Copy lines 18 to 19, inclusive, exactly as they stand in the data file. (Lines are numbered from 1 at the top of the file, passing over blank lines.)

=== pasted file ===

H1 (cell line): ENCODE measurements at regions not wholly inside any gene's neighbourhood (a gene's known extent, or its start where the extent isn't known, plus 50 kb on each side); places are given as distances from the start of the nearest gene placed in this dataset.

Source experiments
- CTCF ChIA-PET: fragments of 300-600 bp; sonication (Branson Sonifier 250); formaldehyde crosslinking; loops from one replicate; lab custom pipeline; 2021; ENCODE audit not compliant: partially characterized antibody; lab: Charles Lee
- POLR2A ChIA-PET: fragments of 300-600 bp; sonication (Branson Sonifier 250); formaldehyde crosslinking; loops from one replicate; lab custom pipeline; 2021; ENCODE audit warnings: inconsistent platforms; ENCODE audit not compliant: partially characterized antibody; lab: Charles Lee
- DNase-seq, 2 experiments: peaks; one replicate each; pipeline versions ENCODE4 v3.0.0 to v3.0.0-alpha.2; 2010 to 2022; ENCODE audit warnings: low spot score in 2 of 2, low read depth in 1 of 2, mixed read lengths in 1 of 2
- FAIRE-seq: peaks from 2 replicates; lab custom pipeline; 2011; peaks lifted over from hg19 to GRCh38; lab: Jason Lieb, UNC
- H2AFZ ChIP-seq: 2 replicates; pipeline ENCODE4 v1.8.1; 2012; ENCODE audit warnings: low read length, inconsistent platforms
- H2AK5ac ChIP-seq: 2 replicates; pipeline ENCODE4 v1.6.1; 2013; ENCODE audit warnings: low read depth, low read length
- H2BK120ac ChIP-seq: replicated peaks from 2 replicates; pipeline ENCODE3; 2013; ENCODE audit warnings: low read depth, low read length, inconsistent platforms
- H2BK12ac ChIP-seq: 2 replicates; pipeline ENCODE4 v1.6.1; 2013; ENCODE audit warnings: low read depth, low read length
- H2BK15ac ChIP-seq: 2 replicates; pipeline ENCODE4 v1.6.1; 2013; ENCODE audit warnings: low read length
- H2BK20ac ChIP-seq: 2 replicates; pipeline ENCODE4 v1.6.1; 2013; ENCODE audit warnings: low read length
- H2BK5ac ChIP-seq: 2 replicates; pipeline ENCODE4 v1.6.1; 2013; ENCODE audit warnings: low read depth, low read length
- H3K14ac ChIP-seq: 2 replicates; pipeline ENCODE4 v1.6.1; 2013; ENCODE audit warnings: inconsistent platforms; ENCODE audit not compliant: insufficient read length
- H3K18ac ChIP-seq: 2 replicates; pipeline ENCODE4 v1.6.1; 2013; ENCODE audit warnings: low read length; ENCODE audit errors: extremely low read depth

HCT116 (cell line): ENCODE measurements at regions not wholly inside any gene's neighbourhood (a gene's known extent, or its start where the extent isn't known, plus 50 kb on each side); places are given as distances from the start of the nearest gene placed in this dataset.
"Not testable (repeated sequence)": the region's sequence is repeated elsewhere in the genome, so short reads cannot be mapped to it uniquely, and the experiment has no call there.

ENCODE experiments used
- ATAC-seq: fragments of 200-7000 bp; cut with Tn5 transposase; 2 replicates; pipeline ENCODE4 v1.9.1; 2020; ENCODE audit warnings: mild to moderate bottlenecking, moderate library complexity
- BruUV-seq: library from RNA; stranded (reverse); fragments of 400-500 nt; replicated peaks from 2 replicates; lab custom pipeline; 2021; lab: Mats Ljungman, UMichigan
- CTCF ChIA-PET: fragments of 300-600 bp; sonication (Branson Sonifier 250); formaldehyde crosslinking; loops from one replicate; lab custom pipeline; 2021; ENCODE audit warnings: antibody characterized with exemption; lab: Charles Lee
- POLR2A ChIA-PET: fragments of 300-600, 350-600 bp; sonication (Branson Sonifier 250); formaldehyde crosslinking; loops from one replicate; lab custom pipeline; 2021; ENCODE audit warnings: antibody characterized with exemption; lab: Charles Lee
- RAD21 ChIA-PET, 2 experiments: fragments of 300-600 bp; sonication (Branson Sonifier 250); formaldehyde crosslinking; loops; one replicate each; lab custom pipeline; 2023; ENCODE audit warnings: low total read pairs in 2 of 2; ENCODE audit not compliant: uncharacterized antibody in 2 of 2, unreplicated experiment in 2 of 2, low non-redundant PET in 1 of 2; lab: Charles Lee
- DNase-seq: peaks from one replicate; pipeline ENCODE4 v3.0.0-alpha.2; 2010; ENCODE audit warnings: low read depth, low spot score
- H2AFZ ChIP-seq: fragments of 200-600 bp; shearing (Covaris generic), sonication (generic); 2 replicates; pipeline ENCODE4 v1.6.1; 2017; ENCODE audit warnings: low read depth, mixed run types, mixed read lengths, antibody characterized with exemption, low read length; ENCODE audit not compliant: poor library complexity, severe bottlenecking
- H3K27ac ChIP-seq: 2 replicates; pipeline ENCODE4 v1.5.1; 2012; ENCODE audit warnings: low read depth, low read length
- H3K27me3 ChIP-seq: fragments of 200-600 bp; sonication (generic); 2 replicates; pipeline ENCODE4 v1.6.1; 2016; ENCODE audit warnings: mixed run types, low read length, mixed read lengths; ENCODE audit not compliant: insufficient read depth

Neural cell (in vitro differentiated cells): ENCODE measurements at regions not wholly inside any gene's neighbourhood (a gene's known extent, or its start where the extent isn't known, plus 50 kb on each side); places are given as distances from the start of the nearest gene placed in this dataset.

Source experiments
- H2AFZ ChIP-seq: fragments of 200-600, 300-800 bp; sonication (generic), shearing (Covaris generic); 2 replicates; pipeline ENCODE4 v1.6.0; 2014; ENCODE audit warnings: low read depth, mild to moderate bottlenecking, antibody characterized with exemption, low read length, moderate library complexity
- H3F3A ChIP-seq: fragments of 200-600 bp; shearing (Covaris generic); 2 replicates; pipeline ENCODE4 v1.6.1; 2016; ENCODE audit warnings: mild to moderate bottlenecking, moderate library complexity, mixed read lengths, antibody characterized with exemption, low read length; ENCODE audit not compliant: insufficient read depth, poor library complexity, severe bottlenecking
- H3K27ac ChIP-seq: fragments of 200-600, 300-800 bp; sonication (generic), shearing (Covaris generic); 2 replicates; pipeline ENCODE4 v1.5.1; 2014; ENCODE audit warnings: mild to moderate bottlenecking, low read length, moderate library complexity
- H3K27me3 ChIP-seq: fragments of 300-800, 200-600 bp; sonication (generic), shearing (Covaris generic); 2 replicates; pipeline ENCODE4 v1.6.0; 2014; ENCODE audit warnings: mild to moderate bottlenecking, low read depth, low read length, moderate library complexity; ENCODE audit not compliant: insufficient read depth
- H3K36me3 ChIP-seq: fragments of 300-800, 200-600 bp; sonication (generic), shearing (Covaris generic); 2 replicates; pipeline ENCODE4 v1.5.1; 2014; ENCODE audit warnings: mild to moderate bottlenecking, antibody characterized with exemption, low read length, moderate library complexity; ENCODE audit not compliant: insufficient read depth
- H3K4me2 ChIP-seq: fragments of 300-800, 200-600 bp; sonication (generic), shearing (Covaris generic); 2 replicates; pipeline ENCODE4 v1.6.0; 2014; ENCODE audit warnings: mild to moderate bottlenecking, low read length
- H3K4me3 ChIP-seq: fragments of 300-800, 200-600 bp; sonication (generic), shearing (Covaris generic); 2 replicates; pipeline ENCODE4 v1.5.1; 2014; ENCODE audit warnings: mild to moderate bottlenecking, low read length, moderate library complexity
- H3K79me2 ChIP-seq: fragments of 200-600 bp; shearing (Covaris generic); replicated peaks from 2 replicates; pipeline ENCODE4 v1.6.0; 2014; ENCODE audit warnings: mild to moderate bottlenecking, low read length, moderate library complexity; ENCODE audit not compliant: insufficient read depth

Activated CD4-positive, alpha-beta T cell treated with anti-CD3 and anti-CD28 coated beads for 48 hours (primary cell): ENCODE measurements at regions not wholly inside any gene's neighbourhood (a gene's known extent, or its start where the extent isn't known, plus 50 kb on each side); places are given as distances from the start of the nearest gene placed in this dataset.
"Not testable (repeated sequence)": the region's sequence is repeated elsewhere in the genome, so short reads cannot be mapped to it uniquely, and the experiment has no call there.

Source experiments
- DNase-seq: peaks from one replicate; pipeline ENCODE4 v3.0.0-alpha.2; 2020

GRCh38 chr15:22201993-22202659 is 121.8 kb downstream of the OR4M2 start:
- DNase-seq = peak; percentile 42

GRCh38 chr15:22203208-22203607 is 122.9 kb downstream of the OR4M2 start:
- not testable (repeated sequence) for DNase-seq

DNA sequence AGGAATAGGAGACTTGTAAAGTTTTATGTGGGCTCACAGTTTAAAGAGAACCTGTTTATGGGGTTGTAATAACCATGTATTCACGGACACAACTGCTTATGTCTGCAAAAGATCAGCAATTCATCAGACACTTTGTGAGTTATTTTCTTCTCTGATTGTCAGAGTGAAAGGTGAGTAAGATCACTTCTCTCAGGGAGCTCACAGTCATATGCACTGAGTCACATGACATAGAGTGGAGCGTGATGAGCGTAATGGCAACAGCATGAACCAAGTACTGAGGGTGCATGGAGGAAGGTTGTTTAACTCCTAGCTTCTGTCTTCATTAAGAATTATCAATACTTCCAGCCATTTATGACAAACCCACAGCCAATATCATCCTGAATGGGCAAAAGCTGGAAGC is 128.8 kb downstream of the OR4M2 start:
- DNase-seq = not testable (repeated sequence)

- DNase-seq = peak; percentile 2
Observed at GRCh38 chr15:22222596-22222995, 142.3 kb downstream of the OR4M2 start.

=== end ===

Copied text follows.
ENCODE experiments used
- ATAC-seq: fragments of 200-7000 bp; cut with Tn5 transposase; 2 replicates; pipeline ENCODE4 v1.9.1; 2020; ENCODE audit warnings: mild to moderate bottlenecking, moderate library complexity